Children by adoption

Each year in North America, more than 135,000 children are adopted by couples and singles.  Some adopt a child because they are unable to have one of their own.  Some adopt because they wish to give a home to a child who otherwise might grow up without a loving and supportive family.  Some adults, who themselves were adopted as children, choose adoption because it was a positive experience in their lives and they want to pass this along to another child.  Others adopt for religious and environmental reasons.

In his long opening hymn of praise to God in his letter to the Ephesians (1:3-14), the Apostle Paul declares that God has adopted children who were not his own into his family.  Those children were formerly Gentiles, that is, non-Jews, who were not part of God’s historic people Israel.

But in Jesus, God has opened his family circle to include Gentiles too.  This for Paul is the great “mystery” that has been revealed in Jesus–that God, out of love, has embraced all people, regardless of their ethnic origin, and as invited all to become part of his family.  In fact, opening his family to all people was God’s intention all along, Paul declares, and that has now happened in Jesus.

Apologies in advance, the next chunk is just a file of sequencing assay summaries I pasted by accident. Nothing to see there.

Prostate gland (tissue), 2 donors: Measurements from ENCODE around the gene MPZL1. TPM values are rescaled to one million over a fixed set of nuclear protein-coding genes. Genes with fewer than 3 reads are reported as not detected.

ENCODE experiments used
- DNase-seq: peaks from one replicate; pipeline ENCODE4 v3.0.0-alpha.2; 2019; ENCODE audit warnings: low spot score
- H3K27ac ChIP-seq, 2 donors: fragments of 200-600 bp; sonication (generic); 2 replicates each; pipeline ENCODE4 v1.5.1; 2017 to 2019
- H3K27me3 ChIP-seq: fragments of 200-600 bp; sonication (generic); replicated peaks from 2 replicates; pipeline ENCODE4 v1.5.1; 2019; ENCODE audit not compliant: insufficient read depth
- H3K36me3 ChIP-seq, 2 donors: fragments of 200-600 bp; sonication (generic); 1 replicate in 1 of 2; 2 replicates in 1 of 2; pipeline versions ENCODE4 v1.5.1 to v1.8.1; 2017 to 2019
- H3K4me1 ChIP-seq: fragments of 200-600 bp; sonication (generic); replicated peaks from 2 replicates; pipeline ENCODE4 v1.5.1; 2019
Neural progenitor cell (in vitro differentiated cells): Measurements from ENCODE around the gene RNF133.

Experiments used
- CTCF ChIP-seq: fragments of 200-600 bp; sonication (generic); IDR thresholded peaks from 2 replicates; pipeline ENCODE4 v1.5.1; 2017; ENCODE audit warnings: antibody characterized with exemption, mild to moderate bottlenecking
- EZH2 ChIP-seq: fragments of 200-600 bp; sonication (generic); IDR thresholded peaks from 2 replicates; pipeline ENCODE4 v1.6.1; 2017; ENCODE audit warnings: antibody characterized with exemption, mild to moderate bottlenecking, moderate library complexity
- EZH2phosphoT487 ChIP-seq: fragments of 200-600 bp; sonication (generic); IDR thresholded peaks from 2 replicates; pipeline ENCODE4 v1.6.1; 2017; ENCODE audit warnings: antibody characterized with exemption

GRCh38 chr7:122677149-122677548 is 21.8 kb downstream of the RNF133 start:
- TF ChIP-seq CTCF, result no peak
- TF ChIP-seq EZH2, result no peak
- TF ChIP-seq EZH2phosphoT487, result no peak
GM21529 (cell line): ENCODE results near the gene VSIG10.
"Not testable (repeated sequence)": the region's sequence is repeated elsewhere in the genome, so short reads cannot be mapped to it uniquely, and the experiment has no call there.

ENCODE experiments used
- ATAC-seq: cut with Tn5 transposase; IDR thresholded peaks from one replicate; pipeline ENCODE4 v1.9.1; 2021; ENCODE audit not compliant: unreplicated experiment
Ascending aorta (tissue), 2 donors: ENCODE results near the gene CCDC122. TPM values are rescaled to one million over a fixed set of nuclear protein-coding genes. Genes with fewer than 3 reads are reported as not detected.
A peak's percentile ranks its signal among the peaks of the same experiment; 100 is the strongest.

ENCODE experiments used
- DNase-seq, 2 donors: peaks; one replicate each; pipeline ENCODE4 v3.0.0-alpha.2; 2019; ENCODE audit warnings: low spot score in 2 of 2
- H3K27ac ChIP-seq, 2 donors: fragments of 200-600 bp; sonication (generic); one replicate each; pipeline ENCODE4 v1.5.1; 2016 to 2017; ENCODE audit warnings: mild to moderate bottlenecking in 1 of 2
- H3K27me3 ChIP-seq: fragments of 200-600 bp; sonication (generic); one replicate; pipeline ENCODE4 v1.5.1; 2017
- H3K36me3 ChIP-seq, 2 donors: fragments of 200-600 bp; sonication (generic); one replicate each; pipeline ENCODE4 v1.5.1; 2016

In our worship service on Sunday, Aug. 30, we will reflect on the good news that God is an adoptive God.   We who call ourselves “Christians” need to remember that we once were “outsiders” to God’s family, “strangers to the covenant of promise” (Eph. 2:12).   But thanks to Jesus, we who were outsiders have become “insiders,” members of a new family.  In that family we have become sisters and brothers to all others who have joined God’s family.  And all of us are children of a loving God who is indiscriminate in love, welcoming and nurturing all who come into his household.

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